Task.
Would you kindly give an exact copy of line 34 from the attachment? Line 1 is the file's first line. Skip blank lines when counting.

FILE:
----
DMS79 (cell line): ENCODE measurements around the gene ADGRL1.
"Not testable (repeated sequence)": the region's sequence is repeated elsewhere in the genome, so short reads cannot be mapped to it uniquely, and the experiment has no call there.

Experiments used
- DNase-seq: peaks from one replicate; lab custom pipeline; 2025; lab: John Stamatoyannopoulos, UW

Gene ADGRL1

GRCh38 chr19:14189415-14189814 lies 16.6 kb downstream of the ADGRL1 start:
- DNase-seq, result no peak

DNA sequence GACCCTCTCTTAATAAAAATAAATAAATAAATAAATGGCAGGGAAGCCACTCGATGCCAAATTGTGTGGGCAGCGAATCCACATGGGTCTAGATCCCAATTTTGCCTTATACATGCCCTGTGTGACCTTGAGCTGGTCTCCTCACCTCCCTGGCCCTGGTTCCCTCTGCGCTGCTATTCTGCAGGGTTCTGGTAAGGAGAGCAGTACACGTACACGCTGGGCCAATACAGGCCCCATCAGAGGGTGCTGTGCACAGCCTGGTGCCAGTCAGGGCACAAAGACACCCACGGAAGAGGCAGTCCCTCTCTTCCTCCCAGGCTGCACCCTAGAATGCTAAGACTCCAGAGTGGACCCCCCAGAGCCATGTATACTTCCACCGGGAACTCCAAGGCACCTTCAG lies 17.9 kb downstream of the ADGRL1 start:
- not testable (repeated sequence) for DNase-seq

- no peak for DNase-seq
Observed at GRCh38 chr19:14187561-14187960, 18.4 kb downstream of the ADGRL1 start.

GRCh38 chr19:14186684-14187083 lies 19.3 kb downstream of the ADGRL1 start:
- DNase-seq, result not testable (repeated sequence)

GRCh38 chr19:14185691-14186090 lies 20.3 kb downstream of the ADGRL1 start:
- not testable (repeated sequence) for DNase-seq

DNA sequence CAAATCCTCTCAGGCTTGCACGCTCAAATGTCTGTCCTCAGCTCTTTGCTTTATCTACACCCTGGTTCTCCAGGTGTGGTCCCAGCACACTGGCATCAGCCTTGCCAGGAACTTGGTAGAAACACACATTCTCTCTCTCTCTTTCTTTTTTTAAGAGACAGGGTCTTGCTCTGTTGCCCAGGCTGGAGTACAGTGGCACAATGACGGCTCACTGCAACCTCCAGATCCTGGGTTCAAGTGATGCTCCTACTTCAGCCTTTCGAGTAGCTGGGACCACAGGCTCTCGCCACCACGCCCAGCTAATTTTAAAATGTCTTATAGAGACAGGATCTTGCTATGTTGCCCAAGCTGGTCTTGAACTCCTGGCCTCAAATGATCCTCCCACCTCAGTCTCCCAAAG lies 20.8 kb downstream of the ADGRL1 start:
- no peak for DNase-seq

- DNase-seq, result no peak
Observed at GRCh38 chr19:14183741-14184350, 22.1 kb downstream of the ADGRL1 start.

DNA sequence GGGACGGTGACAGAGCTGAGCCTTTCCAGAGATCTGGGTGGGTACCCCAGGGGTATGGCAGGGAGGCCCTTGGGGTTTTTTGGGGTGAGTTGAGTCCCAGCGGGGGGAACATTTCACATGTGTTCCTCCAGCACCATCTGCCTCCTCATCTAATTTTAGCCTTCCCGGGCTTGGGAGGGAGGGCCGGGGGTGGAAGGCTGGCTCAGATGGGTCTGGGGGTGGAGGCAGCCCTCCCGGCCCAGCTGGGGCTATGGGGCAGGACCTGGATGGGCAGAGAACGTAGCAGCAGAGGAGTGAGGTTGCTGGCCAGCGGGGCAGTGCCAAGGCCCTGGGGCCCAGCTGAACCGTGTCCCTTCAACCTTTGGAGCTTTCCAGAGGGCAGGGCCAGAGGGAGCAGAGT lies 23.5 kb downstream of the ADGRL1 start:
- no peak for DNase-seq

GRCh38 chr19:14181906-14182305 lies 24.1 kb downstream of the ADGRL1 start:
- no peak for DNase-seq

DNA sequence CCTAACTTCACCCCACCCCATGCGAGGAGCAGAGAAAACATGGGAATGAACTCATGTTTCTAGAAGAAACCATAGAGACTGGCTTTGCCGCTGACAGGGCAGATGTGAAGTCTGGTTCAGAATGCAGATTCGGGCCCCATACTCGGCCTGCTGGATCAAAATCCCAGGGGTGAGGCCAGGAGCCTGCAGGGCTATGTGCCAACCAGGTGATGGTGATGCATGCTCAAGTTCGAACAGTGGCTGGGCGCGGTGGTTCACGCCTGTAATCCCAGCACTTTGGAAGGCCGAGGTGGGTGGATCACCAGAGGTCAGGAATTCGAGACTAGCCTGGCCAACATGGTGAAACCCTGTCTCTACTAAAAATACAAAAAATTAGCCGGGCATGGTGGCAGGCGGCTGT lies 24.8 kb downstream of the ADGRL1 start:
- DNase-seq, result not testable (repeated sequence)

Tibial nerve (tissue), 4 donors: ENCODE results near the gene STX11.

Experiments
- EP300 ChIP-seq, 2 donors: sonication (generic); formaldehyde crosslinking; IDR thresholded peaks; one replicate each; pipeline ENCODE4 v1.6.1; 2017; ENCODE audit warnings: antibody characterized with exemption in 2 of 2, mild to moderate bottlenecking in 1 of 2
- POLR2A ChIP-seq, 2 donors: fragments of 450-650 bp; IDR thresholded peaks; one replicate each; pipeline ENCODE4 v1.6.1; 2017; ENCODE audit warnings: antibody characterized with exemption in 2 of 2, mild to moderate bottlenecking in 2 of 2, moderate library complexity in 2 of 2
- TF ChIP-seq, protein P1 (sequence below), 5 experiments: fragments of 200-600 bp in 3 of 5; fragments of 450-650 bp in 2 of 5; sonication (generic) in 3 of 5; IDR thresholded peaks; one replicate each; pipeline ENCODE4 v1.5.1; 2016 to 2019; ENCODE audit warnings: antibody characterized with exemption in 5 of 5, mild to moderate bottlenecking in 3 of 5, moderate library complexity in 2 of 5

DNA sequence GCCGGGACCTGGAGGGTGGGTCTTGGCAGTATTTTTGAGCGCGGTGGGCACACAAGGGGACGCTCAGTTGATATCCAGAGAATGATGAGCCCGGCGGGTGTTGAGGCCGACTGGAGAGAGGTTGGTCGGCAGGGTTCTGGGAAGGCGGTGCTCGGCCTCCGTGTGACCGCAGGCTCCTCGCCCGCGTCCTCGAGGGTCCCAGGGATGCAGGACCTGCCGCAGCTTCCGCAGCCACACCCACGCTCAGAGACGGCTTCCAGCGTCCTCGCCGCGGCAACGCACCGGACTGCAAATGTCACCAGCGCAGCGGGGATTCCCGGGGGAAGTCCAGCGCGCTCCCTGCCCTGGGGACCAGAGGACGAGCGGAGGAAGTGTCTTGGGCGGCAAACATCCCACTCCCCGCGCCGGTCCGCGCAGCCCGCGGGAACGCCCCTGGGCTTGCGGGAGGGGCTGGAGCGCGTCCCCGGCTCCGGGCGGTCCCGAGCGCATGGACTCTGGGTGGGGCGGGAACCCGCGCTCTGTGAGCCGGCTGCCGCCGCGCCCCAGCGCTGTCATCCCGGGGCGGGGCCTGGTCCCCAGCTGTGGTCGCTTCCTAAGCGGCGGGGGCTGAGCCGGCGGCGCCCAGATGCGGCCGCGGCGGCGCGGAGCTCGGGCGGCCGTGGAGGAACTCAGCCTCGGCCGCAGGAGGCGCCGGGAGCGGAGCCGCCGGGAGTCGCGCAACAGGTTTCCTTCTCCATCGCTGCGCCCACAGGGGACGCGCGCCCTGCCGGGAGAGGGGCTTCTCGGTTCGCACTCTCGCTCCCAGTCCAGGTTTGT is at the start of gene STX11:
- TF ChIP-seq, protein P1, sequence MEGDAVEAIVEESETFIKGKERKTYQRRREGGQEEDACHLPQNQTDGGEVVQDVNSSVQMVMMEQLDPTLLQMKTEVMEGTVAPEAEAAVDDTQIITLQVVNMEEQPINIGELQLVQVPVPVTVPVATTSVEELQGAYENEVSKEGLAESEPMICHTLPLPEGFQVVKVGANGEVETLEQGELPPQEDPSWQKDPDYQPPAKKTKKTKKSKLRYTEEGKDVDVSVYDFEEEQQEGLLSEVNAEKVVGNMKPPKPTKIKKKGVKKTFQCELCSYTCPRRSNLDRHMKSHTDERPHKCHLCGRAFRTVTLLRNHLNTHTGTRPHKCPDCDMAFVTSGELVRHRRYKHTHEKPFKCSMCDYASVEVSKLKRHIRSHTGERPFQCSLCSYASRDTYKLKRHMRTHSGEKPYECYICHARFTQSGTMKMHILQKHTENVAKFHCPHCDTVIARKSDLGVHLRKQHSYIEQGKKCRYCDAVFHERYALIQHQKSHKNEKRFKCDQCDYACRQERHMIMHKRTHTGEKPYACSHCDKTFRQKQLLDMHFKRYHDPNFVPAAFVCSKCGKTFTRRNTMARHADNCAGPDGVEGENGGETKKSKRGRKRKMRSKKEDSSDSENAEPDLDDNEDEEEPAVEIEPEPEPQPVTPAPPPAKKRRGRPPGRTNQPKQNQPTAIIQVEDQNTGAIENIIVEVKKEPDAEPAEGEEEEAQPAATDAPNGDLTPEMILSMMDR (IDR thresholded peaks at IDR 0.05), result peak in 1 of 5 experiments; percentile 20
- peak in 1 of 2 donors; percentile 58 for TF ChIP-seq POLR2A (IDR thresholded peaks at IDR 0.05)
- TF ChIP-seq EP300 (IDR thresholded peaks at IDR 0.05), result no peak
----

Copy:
- TF ChIP-seq EP300 (IDR thresholded peaks at IDR 0.05), result no peak